Imagining a future you want to live in.
Over in Anthropocene, I published a new short story—Victory Condition—about transforming San Francisco into a giant arcology surrounded by lush wildlands.
Last summer, the magazine reached out to ask if I’d contribute a story to their Climate Parables: “A series of short, speculative stories from some of the most talented climate-fiction writers. We ask them what life could be like after technological and societal shifts have actually mitigated climate change—and we’ve adapted to chronic environmental stresses. Think of it as climate reporting from the future. Tales of how we succeeded in harnessing new technology and science to work with nature, rather than against it.”
I immediately fell in love with the project and really enjoyed reading the contributions from writers I admire, like Kim Stanley Robinson and Annalee Newitz. So, as with any true adventure, I said yes despite not knowing where it might lead.
For months, it led nowhere. I was in the middle of writing the rough draft of a new novel (more details soon!), and I needed to finish the manuscript before embarking on the short story. But the seed had been planted and soon began to grow—a feral weed colonizing a shaded corner of my imagination.
I thought about how much I love living in the San Francisco Bay Area with all its beauty and weirdness and dynamism and contradictions, how many people and cultures and species and ideas share these shores, how many histories and futures intersect here. I thought about how frustrated I get living in the San Francisco Bay Area with its housing crisis and crime and corruption, its decaying infrastructure and tent cities, its untapped potential and empty promises. I thought about what a city means, and what it means for a city to grow and change and become a better version of itself, always on the brink of something new.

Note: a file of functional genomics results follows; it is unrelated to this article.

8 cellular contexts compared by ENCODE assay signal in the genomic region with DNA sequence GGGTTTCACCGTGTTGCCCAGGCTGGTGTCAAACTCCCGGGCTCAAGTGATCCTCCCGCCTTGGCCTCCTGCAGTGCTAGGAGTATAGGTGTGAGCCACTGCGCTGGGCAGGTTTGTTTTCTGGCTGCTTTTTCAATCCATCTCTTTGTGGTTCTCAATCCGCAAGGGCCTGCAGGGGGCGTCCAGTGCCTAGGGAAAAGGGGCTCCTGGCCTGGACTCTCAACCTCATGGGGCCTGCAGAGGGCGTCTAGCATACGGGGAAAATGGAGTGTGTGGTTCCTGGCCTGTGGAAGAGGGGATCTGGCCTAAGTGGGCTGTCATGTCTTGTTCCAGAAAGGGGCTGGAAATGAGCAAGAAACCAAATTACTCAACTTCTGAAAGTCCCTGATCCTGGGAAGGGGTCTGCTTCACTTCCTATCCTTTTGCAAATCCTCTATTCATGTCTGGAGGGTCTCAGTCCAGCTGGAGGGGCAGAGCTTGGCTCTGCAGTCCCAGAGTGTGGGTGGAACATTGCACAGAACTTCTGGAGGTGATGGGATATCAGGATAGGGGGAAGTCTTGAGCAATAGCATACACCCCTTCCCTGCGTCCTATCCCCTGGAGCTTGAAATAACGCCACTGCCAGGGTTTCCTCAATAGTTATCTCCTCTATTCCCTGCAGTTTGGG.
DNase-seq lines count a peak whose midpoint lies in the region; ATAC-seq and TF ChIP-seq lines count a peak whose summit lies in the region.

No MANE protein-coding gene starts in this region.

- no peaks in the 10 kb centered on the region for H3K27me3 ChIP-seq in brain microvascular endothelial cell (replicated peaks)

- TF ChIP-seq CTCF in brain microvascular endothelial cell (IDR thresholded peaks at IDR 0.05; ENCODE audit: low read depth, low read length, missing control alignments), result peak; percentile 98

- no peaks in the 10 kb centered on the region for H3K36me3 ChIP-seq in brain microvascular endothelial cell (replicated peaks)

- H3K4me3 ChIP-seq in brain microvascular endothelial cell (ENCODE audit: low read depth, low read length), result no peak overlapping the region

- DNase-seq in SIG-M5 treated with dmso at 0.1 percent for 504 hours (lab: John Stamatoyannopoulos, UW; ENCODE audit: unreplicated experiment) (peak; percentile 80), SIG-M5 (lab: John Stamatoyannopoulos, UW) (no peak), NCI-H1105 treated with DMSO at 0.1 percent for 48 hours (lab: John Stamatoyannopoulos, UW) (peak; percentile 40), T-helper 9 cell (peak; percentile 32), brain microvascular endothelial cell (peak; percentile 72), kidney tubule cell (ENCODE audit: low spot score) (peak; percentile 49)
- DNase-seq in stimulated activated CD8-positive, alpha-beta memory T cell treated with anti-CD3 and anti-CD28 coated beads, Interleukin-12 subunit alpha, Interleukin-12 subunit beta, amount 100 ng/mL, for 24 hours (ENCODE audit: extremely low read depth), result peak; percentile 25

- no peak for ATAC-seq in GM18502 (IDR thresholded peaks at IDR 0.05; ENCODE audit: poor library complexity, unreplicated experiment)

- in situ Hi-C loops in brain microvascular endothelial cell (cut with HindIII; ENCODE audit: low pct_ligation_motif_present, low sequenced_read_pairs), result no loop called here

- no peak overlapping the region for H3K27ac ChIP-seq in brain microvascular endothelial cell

That’s what Victory Condition is about: reinventing the Bay Area.
When I finished the rough draft of the novel and sat down to begin work on the short story, I realized it was already there in my heart, complete with flowers and tendrils and spines and a few aphids. All I needed to do was transplant it into prose.
Imagining a future I’d want to live in took months. Writing it down took hours. Reading it will take you fifteen minutes—and if it hits you in the right place at the right time, it might just turn out to be a quarter of an hour you’ll never forget.
So go take Victory Condition for a spin and let me know what you think.
In addition to giving insightful notes and producing beautiful illustrations, the good people at Anthropocene embedded a series of articles about the real-world scientific precursors to Victory Condition’s particular future, from fusion reactors and space elevators to living biomaterials and cement batteries. As if that isn’t cool enough already, Back Pocket Media is adapting the story for the stage in a special live event on May 12-13th hosted by Anthropocene and the Long Now Foundation.
Enjoy, and remember: humans dreamed up the cities and systems we live in, and humans can dream up new ones.
Eliot Peper is the author of Reap3r, Veil, Breach, Borderless, Bandwidth, Neon Fever Dream, Cumulus, Exit Strategy, Power Play, and Version 1.0. He also works on special projects crafting stories to inform, entertain, and inspire.
“A brilliantly imagined eco-punk future filled with memorable characters locked in a life-or-death contest to control the direction of Earth’s climate in the 21st century.”
-August Cole, author of Ghost Fleet, on Veil